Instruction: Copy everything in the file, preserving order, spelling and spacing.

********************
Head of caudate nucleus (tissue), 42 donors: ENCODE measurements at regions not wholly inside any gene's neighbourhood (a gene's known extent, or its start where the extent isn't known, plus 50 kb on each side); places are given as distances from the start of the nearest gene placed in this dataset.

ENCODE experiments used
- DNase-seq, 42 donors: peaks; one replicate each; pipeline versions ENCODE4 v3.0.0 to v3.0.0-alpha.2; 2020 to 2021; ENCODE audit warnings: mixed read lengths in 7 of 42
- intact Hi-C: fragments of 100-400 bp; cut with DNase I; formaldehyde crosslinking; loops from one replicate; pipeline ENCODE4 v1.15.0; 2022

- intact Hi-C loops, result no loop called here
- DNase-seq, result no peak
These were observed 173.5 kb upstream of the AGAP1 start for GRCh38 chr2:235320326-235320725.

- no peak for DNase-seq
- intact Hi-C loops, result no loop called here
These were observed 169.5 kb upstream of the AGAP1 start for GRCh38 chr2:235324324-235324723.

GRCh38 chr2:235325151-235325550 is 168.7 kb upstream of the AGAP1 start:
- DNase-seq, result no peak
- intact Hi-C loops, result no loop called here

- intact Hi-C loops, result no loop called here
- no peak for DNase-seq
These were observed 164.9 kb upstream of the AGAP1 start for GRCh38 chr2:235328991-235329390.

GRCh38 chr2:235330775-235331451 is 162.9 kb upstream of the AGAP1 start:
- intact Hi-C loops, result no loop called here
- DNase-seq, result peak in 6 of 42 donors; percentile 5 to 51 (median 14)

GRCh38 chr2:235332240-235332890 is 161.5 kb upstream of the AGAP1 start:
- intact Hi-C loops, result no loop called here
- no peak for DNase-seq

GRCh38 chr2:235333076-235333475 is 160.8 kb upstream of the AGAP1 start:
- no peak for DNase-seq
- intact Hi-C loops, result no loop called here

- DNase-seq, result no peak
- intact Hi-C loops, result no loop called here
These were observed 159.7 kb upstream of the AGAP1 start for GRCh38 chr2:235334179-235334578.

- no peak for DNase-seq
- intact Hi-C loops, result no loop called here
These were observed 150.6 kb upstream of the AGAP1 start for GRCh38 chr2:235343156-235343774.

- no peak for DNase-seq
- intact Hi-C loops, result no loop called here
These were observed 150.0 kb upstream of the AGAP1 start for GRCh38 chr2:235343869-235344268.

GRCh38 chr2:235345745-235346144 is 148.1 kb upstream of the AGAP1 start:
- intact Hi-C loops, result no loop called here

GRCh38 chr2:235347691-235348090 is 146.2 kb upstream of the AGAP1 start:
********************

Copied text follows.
Head of caudate nucleus (tissue), 42 donors: ENCODE measurements at regions not wholly inside any gene's neighbourhood (a gene's known extent, or its start where the extent isn't known, plus 50 kb on each side); places are given as distances from the start of the nearest gene placed in this dataset.

ENCODE experiments used
- DNase-seq, 42 donors: peaks; one replicate each; pipeline versions ENCODE4 v3.0.0 to v3.0.0-alpha.2; 2020 to 2021; ENCODE audit warnings: mixed read lengths in 7 of 42
- intact Hi-C: fragments of 100-400 bp; cut with DNase I; formaldehyde crosslinking; loops from one replicate; pipeline ENCODE4 v1.15.0; 2022

- intact Hi-C loops, result no loop called here
- DNase-seq, result no peak
These were observed 173.5 kb upstream of the AGAP1 start for GRCh38 chr2:235320326-235320725.

- no peak for DNase-seq
- intact Hi-C loops, result no loop called here
These were observed 169.5 kb upstream of the AGAP1 start for GRCh38 chr2:235324324-235324723.

GRCh38 chr2:235325151-235325550 is 168.7 kb upstream of the AGAP1 start:
- DNase-seq, result no peak
- intact Hi-C loops, result no loop called here

- intact Hi-C loops, result no loop called here
- no peak for DNase-seq
These were observed 164.9 kb upstream of the AGAP1 start for GRCh38 chr2:235328991-235329390.

GRCh38 chr2:235330775-235331451 is 162.9 kb upstream of the AGAP1 start:
- intact Hi-C loops, result no loop called here
- DNase-seq, result peak in 6 of 42 donors; percentile 5 to 51 (median 14)

GRCh38 chr2:235332240-235332890 is 161.5 kb upstream of the AGAP1 start:
- intact Hi-C loops, result no loop called here
- no peak for DNase-seq

GRCh38 chr2:235333076-235333475 is 160.8 kb upstream of the AGAP1 start:
- no peak for DNase-seq
- intact Hi-C loops, result no loop called here

- DNase-seq, result no peak
- intact Hi-C loops, result no loop called here
These were observed 159.7 kb upstream of the AGAP1 start for GRCh38 chr2:235334179-235334578.

- no peak for DNase-seq
- intact Hi-C loops, result no loop called here
These were observed 150.6 kb upstream of the AGAP1 start for GRCh38 chr2:235343156-235343774.

- no peak for DNase-seq
- intact Hi-C loops, result no loop called here
These were observed 150.0 kb upstream of the AGAP1 start for GRCh38 chr2:235343869-235344268.

GRCh38 chr2:235345745-235346144 is 148.1 kb upstream of the AGAP1 start:
- intact Hi-C loops, result no loop called here

GRCh38 chr2:235347691-235348090 is 146.2 kb upstream of the AGAP1 start: